Looking back at a wild comic book movie that was years ahead of its time.
The year was 2008. The Marvel Cinematic Universe had just launched with the one-two punch of Iron Man and The Incredible Hulk. Christopher Nolan’s The Dark Knight had just changed everyone’s perception of what a comic book movie could be. And then there was this movie. Depending on who you ask, Punisher: War Zone is either a disgusting embarrassment to cinema or one of the most purely entertaining comic book adaptations of all time. I fall into the latter category.
I saw War Zone during its opening weekend in a theater that was almost empty. Even then, I knew I was seeing something unique. Where so many comic book adaptations (including The Dark Knight) attempted to rein in the weirder aspects of comic book lore in order to deliver a story that mainstream audiences could glom onto, director Lexi Alexander fully embraced the inherent lunacy of its concept. To paraphrase that year’s Tropic Thunder, this movie “went full comic book.”
Much like the Garth Ennis comics from which it draws much of its inspiration, Punisher: War Zone revels in excess. It’s cartoonishly violent, with some scenes feeling yanked straight from Marvel’s Punisher MAX series. We start with a beheading and ramp up from there. This version of the Punisher doesn’t want to manipulate his enemies. He’s not even really interested in finding out their plans. This Punisher will straight up put his fist through your face and keep on walking.
Even the main villain of the flick is gruesome to look at. Jigsaw is one of the few recurring Punisher villains (his baddies have a tendency to die, natch) and he’s disgustingly realized with some incredible makeup effects and a swaggering performance from Dominic West, who chews the scenery as violently as Frank blows it up.
The visual aesthetic of the film is unlike any comic book movie up to that point. Gone are the sunny Miami bodegas of Jonathan Hensleigh’s Thomas Jane-starring Punisher from 2004. The New York City of War Zone is a neon-drenched nightmare, with gigantic billboards filling the screen and an overload of color that would drive anyone to violence. Even the church we see in the film has a giant neon cross atop its chapel. This allows the vivid colors of the comics to invade the otherwise grimy settings of the film. It’s a design choice that is echoed by today’s Marvel adaptations on Netflix, where every set seems to feature rain-slicked streets ad sickly fluorescent lights that never seem to be screwed all the way in.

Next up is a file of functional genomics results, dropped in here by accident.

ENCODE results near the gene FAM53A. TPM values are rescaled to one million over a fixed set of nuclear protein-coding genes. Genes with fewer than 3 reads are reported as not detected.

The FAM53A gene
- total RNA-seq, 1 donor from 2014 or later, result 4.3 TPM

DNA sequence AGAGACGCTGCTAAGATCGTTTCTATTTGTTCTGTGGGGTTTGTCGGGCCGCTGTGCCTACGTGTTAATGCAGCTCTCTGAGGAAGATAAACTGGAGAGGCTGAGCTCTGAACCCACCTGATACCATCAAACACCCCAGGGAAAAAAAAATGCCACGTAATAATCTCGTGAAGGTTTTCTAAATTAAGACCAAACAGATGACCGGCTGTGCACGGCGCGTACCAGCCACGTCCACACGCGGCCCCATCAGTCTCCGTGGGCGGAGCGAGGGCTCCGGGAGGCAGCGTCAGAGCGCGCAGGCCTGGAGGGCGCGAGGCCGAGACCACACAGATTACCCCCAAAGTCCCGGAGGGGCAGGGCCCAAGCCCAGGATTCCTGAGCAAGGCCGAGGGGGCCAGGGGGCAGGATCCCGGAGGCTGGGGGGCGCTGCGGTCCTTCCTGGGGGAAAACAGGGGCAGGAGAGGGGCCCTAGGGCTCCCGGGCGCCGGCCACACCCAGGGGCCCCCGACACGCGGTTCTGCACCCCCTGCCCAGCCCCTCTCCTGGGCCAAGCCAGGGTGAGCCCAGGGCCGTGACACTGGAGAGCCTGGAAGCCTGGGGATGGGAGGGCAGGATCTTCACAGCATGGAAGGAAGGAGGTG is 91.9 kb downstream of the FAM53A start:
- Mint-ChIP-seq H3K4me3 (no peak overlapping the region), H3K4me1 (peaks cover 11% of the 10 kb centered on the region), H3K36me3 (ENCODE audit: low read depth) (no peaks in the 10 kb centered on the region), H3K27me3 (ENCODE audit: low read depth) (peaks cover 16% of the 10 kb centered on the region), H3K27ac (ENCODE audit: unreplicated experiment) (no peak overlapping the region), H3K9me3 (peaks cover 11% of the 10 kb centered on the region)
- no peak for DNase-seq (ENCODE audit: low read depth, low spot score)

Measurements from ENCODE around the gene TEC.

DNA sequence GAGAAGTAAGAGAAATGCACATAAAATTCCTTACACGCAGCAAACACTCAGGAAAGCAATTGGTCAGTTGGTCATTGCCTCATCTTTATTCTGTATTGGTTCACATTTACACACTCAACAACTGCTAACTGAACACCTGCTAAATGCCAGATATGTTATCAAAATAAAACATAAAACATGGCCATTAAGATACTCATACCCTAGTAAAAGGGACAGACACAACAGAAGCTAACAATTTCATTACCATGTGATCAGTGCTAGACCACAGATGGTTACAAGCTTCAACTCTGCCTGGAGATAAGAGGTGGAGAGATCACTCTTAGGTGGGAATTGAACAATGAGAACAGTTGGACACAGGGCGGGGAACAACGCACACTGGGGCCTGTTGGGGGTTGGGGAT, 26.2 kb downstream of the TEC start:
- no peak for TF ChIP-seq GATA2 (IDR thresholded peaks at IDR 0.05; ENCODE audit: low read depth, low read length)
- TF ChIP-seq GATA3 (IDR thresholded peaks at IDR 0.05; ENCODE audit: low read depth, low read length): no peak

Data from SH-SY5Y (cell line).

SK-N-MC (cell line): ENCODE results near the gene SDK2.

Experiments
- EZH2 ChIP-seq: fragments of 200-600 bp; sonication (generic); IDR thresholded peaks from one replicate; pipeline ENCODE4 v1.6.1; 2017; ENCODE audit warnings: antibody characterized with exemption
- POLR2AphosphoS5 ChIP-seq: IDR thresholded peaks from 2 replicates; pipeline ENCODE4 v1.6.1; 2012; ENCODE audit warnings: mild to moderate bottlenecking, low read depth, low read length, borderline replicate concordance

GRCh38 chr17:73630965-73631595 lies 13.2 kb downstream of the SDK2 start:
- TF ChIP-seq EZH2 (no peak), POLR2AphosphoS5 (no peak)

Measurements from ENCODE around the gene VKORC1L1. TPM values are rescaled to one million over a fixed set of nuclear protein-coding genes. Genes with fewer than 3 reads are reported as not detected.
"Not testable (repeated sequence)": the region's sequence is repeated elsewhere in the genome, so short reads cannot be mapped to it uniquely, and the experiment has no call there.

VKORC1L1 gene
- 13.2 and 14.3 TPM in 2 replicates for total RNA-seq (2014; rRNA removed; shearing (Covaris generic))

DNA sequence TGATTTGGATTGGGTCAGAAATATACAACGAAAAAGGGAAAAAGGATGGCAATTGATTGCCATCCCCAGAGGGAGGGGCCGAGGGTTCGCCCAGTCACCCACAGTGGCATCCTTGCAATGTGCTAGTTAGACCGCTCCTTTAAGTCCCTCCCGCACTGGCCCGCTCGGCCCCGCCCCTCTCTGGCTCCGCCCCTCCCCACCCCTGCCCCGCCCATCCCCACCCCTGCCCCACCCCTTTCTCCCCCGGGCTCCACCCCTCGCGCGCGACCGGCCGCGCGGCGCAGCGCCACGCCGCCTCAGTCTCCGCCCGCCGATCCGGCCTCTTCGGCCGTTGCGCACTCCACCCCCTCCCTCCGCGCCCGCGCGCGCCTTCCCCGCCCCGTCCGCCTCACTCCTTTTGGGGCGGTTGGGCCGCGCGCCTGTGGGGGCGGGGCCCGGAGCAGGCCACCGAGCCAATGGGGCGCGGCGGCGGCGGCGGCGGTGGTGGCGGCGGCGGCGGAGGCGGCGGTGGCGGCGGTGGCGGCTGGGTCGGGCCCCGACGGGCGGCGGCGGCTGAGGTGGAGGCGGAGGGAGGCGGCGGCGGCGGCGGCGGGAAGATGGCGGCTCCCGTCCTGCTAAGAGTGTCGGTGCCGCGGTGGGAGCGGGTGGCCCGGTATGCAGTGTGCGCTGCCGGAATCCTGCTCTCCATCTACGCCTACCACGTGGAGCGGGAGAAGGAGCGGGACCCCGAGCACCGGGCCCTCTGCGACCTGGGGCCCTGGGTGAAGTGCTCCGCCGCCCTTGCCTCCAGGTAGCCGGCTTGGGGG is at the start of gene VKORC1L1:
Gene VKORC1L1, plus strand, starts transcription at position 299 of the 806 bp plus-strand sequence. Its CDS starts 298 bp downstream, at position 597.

Another big part of what makes this movie work is how the title character is portrayed: he’s a real bummer. It looks like so much fun to be Spider-Man, swinging through the city and kissing girls while hanging upside down. Meanwhile, Frank Castle is the last character you’d want to emulate. He’s angry all the time and aggressively antisocial. In the role of Castle, Ray Stevenson speaks maybe a handful of lines. He’s a “shoot first, ask questions never” kind of guy, which is what gets him in trouble with the law in the first place and has him questioning his mission for the very first time.
But most importantly, the movie is hilarious. There’s an energy of “why the hell not?” to the whole affair. The level of violence is purposefully preposterous, occasionally poking fun at certain exhausting trends in modern action movies (this movie will tell you how Frank Castle feels about parkour). The dialogue is melodramatic (“Sometimes I’d like to get my hands on God”), but the actors deliver it without a whiff of irony. The characters completely buy into the insane reality they inhabit, which allows the ridiculousness of their situation to sell the inherent comedy in most scenes. Sadly, this aspect of the film was completely glossed over in its marketing, focusing instead on the action sequences and metal soundtrack (which, to be fair, totally slaps).
Ultimately, studio interference and a flawed release strategy hurt this movie’s chances at the box office. Lionsgate Studios imposed several casting restrictions on Alexander and did not allow her to have final cut of the film. The studio also replaced Alexander’s preferred original score for the movie with something more generically brassy in an attempt to emulate the tone of The Dark Knight, ignoring the fact that the two movies couldn’t have been more different. Ten years ago this week, Punisher: War Zone was released without much in the way of promotion and garnered mixed reviews from baffled critics who had never seen anything like it. It failed to find an audience and was officially a box office bomb.
Despite these hurdles and complications, the movie remains a singular vision and has found a kind of cult appreciation, much of which can be credited to comedian/actor Patton Oswalt continually singing its praises since it was released, raising further awareness of this hidden gem.
Lexi Alexander has gone on to direct a ton of television, including episodes of Arrow and Supergirl for the CW. She’s been refreshingly candid in interviews about her experience working on War Zone, including in an incredible episode of Earwolf’s “How Did This Get Made?” in which she guested with Patton Oswalt. I’d love to see the movie Lexi Alexander could have made without all of the interference, but it’s still a wildly entertaining picture that, in the age of violent superhero comedies like Deadpool making bank at the box office, is deserving of a second look.